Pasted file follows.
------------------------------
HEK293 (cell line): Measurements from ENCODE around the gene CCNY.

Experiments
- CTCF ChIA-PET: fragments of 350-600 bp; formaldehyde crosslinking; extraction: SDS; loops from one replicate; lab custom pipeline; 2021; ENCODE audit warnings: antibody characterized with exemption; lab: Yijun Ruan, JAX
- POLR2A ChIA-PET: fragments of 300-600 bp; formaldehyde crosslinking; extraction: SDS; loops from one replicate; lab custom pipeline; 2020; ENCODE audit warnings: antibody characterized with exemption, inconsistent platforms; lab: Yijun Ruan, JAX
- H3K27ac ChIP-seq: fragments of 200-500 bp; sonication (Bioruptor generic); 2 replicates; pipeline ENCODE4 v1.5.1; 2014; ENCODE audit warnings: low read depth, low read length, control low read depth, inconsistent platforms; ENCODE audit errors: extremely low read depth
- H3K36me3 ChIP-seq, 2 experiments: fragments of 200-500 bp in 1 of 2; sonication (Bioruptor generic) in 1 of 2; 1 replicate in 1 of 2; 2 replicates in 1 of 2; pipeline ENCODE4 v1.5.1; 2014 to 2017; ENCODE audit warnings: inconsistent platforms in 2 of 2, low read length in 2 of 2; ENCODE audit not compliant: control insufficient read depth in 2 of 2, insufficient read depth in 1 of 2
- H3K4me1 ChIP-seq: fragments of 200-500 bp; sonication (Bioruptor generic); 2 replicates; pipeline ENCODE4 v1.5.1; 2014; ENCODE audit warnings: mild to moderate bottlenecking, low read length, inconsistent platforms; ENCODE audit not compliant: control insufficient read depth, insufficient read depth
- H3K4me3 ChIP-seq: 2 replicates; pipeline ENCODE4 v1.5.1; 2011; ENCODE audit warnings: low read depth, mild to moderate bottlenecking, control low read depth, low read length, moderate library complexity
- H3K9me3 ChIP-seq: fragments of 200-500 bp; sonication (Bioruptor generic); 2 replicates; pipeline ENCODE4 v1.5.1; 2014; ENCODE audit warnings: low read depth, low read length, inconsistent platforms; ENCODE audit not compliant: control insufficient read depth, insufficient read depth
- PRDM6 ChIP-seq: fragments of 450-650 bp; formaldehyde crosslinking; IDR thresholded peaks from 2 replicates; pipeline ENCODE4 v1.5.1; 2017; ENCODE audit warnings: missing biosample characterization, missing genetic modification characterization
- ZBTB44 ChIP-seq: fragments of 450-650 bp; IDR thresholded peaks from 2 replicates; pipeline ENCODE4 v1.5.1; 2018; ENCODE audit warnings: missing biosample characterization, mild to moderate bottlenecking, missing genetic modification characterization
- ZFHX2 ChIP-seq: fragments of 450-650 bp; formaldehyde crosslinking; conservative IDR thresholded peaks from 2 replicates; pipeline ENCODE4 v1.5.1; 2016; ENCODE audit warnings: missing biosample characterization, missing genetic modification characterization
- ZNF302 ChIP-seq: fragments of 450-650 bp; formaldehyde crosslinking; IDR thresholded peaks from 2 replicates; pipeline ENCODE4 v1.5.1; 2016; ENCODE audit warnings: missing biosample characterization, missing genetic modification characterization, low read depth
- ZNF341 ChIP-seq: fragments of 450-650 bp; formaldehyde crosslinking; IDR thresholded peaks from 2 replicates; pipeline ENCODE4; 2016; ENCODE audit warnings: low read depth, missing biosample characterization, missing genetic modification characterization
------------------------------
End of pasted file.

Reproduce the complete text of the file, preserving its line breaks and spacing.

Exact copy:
HEK293 (cell line): Measurements from ENCODE around the gene CCNY.

Experiments
- CTCF ChIA-PET: fragments of 350-600 bp; formaldehyde crosslinking; extraction: SDS; loops from one replicate; lab custom pipeline; 2021; ENCODE audit warnings: antibody characterized with exemption; lab: Yijun Ruan, JAX
- POLR2A ChIA-PET: fragments of 300-600 bp; formaldehyde crosslinking; extraction: SDS; loops from one replicate; lab custom pipeline; 2020; ENCODE audit warnings: antibody characterized with exemption, inconsistent platforms; lab: Yijun Ruan, JAX
- H3K27ac ChIP-seq: fragments of 200-500 bp; sonication (Bioruptor generic); 2 replicates; pipeline ENCODE4 v1.5.1; 2014; ENCODE audit warnings: low read depth, low read length, control low read depth, inconsistent platforms; ENCODE audit errors: extremely low read depth
- H3K36me3 ChIP-seq, 2 experiments: fragments of 200-500 bp in 1 of 2; sonication (Bioruptor generic) in 1 of 2; 1 replicate in 1 of 2; 2 replicates in 1 of 2; pipeline ENCODE4 v1.5.1; 2014 to 2017; ENCODE audit warnings: inconsistent platforms in 2 of 2, low read length in 2 of 2; ENCODE audit not compliant: control insufficient read depth in 2 of 2, insufficient read depth in 1 of 2
- H3K4me1 ChIP-seq: fragments of 200-500 bp; sonication (Bioruptor generic); 2 replicates; pipeline ENCODE4 v1.5.1; 2014; ENCODE audit warnings: mild to moderate bottlenecking, low read length, inconsistent platforms; ENCODE audit not compliant: control insufficient read depth, insufficient read depth
- H3K4me3 ChIP-seq: 2 replicates; pipeline ENCODE4 v1.5.1; 2011; ENCODE audit warnings: low read depth, mild to moderate bottlenecking, control low read depth, low read length, moderate library complexity
- H3K9me3 ChIP-seq: fragments of 200-500 bp; sonication (Bioruptor generic); 2 replicates; pipeline ENCODE4 v1.5.1; 2014; ENCODE audit warnings: low read depth, low read length, inconsistent platforms; ENCODE audit not compliant: control insufficient read depth, insufficient read depth
- PRDM6 ChIP-seq: fragments of 450-650 bp; formaldehyde crosslinking; IDR thresholded peaks from 2 replicates; pipeline ENCODE4 v1.5.1; 2017; ENCODE audit warnings: missing biosample characterization, missing genetic modification characterization
- ZBTB44 ChIP-seq: fragments of 450-650 bp; IDR thresholded peaks from 2 replicates; pipeline ENCODE4 v1.5.1; 2018; ENCODE audit warnings: missing biosample characterization, mild to moderate bottlenecking, missing genetic modification characterization
- ZFHX2 ChIP-seq: fragments of 450-650 bp; formaldehyde crosslinking; conservative IDR thresholded peaks from 2 replicates; pipeline ENCODE4 v1.5.1; 2016; ENCODE audit warnings: missing biosample characterization, missing genetic modification characterization
- ZNF302 ChIP-seq: fragments of 450-650 bp; formaldehyde crosslinking; IDR thresholded peaks from 2 replicates; pipeline ENCODE4 v1.5.1; 2016; ENCODE audit warnings: missing biosample characterization, missing genetic modification characterization, low read depth
- ZNF341 ChIP-seq: fragments of 450-650 bp; formaldehyde crosslinking; IDR thresholded peaks from 2 replicates; pipeline ENCODE4; 2016; ENCODE audit warnings: low read depth, missing biosample characterization, missing genetic modification characterization